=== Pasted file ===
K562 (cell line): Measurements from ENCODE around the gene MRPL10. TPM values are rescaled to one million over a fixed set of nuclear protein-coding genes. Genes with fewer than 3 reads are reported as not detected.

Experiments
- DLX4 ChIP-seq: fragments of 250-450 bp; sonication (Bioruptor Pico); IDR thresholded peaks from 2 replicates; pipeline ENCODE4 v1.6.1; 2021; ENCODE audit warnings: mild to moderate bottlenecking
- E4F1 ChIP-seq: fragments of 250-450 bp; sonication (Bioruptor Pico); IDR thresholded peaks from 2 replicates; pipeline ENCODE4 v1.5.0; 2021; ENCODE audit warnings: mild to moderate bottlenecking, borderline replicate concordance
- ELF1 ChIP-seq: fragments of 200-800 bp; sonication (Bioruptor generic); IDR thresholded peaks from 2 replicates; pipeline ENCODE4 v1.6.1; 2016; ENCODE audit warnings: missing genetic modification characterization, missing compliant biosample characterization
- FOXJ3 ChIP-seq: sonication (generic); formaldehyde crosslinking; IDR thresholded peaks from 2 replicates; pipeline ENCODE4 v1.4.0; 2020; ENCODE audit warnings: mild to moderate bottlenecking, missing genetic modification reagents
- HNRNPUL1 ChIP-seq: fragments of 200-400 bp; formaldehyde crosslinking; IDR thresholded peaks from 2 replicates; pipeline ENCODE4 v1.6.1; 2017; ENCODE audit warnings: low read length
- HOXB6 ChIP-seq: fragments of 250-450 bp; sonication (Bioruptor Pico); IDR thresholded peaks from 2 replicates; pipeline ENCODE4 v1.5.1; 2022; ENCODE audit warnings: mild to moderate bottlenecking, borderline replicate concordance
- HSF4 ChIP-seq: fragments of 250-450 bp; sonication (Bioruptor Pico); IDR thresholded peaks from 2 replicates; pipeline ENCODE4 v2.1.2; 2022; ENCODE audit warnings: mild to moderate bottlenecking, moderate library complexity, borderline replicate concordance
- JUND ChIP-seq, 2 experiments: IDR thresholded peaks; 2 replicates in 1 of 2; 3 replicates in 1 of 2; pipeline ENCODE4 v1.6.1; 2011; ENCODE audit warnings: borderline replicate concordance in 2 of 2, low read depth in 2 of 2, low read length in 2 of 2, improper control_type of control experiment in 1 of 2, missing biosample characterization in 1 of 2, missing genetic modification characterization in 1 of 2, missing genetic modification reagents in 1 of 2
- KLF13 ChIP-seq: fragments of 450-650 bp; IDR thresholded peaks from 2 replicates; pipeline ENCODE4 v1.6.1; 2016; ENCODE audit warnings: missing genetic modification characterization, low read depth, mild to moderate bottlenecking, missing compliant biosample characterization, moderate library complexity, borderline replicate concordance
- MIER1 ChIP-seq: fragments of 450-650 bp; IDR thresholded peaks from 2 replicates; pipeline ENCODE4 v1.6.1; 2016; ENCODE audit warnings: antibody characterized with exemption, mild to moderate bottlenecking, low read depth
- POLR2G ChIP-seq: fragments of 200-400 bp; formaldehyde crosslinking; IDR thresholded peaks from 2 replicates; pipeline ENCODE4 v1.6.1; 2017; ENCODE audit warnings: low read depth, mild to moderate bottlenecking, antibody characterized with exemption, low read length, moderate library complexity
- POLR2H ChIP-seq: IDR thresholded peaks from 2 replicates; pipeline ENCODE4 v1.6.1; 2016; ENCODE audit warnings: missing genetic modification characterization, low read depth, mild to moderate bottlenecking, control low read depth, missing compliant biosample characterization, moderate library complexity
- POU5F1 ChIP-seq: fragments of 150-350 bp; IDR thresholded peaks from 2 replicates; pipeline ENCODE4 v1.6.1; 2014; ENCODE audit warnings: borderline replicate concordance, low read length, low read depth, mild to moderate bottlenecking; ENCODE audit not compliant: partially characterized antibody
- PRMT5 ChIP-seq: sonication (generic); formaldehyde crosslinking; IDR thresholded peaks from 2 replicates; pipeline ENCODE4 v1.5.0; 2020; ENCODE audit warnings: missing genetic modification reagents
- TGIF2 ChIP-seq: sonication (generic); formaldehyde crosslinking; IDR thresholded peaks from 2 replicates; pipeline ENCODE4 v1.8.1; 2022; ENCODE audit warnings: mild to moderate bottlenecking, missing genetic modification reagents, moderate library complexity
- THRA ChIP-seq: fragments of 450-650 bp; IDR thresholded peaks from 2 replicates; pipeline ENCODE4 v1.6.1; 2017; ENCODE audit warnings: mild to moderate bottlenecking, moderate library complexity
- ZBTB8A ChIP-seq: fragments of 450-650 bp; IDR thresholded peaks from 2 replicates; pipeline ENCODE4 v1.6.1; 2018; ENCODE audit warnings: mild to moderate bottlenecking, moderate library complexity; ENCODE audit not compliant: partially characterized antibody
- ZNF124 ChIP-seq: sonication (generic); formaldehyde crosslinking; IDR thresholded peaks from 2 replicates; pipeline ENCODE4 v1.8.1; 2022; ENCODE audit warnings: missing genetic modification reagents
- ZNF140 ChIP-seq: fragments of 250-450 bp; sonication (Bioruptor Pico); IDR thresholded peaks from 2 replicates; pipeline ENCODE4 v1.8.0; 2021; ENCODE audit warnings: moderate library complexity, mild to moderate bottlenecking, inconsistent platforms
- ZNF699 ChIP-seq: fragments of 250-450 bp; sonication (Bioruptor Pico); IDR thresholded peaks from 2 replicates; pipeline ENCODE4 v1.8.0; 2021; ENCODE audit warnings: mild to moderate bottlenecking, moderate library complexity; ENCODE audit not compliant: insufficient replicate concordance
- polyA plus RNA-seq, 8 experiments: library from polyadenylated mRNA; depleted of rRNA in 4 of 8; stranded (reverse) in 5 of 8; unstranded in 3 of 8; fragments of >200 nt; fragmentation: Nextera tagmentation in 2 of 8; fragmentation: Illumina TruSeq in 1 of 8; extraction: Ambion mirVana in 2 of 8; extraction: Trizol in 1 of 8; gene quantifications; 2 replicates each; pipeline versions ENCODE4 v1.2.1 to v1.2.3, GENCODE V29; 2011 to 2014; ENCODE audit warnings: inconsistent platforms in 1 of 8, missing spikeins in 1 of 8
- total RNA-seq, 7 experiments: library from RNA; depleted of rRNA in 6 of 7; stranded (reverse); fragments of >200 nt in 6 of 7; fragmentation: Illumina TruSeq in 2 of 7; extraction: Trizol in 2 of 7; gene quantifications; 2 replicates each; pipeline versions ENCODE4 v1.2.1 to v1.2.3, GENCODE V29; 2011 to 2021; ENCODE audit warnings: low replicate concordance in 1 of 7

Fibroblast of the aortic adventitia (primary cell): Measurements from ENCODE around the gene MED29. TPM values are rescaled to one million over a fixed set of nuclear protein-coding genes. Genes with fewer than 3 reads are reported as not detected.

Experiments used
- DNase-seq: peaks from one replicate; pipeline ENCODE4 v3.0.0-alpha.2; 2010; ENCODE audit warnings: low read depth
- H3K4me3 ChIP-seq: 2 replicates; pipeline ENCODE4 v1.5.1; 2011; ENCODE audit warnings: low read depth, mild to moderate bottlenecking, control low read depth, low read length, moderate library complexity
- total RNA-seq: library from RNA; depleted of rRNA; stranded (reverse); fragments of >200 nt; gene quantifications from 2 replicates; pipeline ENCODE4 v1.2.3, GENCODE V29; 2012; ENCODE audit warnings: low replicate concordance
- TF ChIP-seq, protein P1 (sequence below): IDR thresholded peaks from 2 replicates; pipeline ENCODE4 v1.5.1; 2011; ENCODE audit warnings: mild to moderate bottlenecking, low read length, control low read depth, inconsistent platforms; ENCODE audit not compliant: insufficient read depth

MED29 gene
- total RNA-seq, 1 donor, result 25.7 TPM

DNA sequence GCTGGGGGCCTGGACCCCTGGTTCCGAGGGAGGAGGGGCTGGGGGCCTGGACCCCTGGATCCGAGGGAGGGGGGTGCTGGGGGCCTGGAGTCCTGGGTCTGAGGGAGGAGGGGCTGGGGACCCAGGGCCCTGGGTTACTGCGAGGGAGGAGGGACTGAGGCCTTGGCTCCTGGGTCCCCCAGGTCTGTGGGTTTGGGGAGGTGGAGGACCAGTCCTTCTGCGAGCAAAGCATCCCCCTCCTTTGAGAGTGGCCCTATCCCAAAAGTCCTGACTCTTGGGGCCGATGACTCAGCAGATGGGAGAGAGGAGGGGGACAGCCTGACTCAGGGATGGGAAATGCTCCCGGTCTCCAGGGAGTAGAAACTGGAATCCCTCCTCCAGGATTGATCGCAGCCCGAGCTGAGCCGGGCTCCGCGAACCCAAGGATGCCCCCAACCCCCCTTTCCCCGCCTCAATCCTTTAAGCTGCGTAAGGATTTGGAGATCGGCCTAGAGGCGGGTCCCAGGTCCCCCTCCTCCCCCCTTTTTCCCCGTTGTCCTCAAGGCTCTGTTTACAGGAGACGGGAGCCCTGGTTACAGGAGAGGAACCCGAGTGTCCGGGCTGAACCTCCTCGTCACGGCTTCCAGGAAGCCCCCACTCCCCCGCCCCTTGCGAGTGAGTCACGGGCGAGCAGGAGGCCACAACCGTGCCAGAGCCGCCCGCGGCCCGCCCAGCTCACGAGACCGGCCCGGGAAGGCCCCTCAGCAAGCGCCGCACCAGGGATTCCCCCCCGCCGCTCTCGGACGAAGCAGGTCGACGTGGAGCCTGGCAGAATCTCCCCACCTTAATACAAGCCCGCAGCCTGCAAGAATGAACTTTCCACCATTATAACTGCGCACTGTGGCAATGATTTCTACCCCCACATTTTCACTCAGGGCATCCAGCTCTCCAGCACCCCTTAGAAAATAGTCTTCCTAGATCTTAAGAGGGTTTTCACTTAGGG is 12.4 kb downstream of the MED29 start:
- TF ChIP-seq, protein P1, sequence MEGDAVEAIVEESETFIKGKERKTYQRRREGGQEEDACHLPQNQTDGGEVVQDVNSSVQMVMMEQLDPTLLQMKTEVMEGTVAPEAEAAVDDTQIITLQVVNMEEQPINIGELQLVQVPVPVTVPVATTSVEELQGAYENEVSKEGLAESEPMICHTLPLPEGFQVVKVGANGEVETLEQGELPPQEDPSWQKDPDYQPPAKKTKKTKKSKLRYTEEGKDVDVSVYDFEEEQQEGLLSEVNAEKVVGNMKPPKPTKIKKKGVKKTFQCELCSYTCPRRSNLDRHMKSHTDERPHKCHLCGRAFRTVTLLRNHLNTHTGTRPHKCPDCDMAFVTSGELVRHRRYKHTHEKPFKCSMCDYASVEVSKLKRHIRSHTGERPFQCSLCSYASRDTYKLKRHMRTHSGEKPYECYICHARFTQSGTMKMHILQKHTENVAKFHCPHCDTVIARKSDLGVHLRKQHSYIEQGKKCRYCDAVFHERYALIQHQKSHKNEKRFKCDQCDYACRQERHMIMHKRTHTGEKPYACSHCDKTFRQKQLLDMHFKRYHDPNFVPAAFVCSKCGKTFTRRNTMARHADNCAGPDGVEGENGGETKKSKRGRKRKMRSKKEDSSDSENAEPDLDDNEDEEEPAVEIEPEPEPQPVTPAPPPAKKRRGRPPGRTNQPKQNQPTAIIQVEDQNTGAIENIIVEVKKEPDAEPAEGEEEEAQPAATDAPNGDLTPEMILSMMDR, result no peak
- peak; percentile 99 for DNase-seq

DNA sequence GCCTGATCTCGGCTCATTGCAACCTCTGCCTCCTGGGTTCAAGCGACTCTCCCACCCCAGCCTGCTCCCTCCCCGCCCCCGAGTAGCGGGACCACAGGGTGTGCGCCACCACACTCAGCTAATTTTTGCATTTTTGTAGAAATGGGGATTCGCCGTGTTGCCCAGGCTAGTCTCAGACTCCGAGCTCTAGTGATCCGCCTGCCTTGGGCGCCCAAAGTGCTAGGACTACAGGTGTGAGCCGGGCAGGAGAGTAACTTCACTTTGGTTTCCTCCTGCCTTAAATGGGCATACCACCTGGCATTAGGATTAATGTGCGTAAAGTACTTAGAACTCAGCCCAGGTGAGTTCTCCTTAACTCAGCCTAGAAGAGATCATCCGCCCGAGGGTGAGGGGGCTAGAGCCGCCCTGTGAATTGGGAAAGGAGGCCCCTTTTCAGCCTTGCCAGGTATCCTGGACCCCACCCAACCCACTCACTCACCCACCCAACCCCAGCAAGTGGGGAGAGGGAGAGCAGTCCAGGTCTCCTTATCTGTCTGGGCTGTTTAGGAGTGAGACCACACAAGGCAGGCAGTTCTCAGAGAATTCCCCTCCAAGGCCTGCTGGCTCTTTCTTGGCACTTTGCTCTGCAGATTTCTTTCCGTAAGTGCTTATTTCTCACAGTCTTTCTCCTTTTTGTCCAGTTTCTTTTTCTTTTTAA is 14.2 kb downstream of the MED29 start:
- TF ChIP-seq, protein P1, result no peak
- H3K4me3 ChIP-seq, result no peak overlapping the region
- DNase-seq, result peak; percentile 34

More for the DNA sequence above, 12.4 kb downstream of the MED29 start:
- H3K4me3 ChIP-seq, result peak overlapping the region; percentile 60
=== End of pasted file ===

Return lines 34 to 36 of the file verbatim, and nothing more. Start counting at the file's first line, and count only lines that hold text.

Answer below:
- TF ChIP-seq, protein P1, sequence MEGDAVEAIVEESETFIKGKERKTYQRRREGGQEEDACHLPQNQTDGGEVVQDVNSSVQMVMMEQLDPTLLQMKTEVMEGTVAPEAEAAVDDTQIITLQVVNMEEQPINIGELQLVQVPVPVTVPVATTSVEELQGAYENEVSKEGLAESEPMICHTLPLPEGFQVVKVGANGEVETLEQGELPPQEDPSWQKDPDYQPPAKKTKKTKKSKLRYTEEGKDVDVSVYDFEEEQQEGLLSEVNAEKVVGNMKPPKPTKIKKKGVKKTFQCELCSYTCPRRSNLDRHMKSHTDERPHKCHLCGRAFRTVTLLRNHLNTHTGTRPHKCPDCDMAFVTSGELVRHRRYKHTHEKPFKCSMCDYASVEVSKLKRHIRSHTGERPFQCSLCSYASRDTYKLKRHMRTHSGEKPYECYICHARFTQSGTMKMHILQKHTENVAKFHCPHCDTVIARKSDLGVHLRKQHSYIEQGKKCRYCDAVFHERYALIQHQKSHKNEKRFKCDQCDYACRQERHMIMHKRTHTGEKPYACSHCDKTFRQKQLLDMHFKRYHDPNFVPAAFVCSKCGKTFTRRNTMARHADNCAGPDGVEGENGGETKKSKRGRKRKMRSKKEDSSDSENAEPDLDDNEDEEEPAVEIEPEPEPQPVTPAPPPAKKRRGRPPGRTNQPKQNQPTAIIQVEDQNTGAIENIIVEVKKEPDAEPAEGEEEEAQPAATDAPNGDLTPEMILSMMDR, result no peak
- peak; percentile 99 for DNase-seq

DNA sequence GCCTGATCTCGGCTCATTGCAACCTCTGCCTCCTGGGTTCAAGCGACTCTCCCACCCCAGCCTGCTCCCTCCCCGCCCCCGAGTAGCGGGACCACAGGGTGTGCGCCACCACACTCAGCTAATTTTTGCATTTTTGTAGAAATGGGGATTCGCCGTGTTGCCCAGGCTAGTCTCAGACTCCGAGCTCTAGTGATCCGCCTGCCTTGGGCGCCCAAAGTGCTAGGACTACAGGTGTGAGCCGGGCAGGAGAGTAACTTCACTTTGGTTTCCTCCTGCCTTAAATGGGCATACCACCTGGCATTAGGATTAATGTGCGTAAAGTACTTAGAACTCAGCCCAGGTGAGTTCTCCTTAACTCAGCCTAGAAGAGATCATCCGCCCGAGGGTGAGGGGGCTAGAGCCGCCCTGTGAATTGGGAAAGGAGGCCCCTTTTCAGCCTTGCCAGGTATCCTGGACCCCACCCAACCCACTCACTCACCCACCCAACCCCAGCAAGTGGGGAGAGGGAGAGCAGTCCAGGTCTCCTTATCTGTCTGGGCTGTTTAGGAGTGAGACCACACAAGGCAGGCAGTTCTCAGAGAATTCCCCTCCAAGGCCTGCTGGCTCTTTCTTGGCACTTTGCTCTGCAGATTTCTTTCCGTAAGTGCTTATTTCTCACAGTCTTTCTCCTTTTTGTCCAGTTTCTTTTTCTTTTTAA is 14.2 kb downstream of the MED29 start: